Make a Difference Tour: Collaboration Plays Well in Peoria

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Randi Weingarten in Peoria   "Will it play in Peoria?" It's a question sometimes asked to gauge whether a person, product or idea will appeal to the mainstream. Today, collaboration is playing in Peoria, and it's getting applause.

The Peoria Federation of Teachers, the superintendent of schools, the mayor's office, businesses and the community have come together for one central purpose: improving the city's schools.

That collaborative approach is the chief reason AFT president Randi Weingarten decided to kick off the AFT's "Making a Difference Every Day" tour Feb. 17 in this central Illinois city. (Read the AFT press release on Weingarten's visit.)

Weingarten's first stop was the Glen Oak Community Learning Center where she was greeted by Illinois Federation of Teachers president Dan Montgomery, PFT president Bobby Darling, and teachers and support staff sporting AFT blue T-shirts emblazoned with the words "I Make a Difference Every Day."

"I came to Peoria to shine a light on what you do every day to make a difference in the lives of children," said Weingarten, who applauded Glen Oak staff for making the school a community hub with wraparound services that "deal with the whole child."

Glen Oak, like other schools in Peoria, has a highly regarded teacher mentoring and induction program. Weingarten told the 30 or so educators gathered in the school's library that so-called reformers would rather bash educators and advocate for the privatization of schools than do the hard work it takes to improve them. "We have to be about strengthening the institutions in which we work and the quality of the services we provide to kids," she stressed.

Peoria Federation of Support Staff president Andrew Brown, who greeted the AFT president when she arrived at Glen Oak, said Weingarten's comments on school reform were "spot on." All voices needs to be heard when it comes to reform, he said. "That includes the community, government leaders and those charged with educating children."

  Several teachers asked Weingarten about the recent events in Wisconsin, where teachers and public employees were in their third day of rallying to oppose Gov. Scott Walker's efforts to restrict their bargaining rights. The AFT president chastised the Wisconsin governor and other elected leaders there and elsewhere for demonizing teachers and other public employees in an effort to make it easier to cut state budgets. The tough economic times many states are facing were caused by the "recklessness of Wall Street," Weingarten pointed out, not by educators and working families.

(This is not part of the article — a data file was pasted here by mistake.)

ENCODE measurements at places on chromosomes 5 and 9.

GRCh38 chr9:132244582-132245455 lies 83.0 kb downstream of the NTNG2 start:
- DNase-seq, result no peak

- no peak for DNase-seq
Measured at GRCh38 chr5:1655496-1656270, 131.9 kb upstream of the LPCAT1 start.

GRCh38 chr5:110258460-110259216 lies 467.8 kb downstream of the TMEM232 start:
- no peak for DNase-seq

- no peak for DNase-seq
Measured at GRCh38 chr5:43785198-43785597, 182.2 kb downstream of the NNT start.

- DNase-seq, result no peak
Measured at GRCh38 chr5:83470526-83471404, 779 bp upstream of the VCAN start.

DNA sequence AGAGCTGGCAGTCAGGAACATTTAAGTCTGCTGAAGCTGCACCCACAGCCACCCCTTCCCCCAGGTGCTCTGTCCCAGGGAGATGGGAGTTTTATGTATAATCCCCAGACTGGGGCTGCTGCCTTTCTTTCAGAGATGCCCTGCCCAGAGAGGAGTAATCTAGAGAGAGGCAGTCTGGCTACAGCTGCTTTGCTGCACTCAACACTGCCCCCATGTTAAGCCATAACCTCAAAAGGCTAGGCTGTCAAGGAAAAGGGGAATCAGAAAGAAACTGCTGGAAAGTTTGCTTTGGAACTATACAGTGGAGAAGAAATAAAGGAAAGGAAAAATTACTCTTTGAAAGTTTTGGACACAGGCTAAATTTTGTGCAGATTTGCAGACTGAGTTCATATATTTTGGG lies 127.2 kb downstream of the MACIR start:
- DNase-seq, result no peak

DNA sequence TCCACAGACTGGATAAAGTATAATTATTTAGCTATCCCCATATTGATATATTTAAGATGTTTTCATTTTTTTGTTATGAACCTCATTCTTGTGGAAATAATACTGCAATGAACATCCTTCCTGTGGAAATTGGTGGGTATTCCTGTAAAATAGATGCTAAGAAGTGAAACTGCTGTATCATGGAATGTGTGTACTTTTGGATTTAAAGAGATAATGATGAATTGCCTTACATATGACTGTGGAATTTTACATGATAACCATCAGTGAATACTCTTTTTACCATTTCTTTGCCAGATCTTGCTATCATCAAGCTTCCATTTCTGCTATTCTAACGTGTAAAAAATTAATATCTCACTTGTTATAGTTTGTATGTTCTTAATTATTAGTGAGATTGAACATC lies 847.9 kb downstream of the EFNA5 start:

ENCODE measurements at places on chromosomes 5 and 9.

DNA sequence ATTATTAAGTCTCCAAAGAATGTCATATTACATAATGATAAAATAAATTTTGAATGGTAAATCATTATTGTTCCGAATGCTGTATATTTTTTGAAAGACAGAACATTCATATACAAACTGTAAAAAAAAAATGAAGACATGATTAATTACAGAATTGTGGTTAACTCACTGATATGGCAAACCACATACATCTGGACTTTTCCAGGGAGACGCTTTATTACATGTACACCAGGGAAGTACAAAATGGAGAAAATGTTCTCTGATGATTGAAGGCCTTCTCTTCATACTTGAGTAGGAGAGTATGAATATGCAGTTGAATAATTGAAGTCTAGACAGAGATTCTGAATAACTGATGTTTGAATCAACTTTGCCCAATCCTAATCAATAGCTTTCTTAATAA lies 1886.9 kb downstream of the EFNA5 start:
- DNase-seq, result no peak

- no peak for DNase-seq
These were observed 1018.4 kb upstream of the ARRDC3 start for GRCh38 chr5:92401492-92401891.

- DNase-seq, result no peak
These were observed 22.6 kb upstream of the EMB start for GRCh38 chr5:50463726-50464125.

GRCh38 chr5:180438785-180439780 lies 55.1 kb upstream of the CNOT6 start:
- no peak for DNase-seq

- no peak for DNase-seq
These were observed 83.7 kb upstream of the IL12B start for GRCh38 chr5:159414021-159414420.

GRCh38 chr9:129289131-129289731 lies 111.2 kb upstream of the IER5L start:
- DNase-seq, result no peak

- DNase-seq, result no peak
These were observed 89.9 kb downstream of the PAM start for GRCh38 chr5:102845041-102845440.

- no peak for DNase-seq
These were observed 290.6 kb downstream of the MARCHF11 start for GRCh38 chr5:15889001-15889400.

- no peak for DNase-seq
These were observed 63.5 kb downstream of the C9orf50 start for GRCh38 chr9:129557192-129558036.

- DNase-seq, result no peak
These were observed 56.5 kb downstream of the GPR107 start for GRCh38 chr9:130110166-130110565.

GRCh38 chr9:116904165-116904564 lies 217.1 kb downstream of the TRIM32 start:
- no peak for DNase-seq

At a press conference following Weingarten's meeting with the Glen Oak teachers, both Montgomery and Darling cited the AFT's collaborative approach to school improvement, noting that the same approach is being taken by PFT leaders and top school officials in Peoria. "If more districts and local unions were doing this kind of collaborative work, we'd see important and positive change for kids," Montgomery said.

Next stop: Manual High School

Peoria's Manual High School is a very different place from what it was less than a year ago. Today, the school has a longer day (for which teachers receive additional compensation), a block schedule, a common planning period for teachers, a heightened focus on parental involvement and a new cadre of community volunteers. These and other significant changes were jointly planned and implemented by the PFT and the school administration, and spelled out in a memo of understanding.

"Bobby [union president Bobby Darling] and the union were very good about working with us" on making sure these changes were made with the involvement and support of faculty, Manual's principal Sharon Kherat told Weingarten.

The change at Manual that everyone—including the teachers Weingarten met—agrees has made the biggest difference is the increased focus on professional development. The extended school day includes an hour of professional development that often covers topics such as classroom management strategies. The high school also has a robust mentoring program for new teachers as well as a well-established AFT Educational Research and Dissemination (ER&D) program.

"The focus here is on how we can do better and how we can help each other do better," said PFT member Susan McCabe, who is the lead instructor for the ER&D course "Foundations of Effective Teaching." McCabe, who is also a mentor teacher said that veteran teachers "serve as a sounding board for new teachers."

Support for the extended day and the other innovations at Manual, which covers grades 7-12, has come from a federal School Improvement Grant.

Final stop: Luncheon with the mayor, superintendent of schools

With the partnership between the PFT and the school district set to be unveiled to the business community the next day, union leaders, top school officials and Peoria Mayor Jim Ardis gathered for lunch at a downtown Peoria steakhouse to make final plans. They were joined by Weingarten. "It creates a huge amount of public confidence" when the community sees the administration and labor working together to improve student achievement, Weingarten told the group, which included school superintendent Grenita Lathan.

The goal of the following day's meeting "is to get the message out to businesses and others in the community about the collaboration that we have with the administration and school board to help our students," explained Darling. "We need to share with them the good things that are going on in our district."

Mayor Ardis praised Darling for his leadership in helping to bring all segments of the community together around reforming schools. "Respect for the union has never been higher," the mayor said. [Roger Glass/photos by Adam Gerik/Video by Matthew Jones and Brett Sherman]

February 22, 2011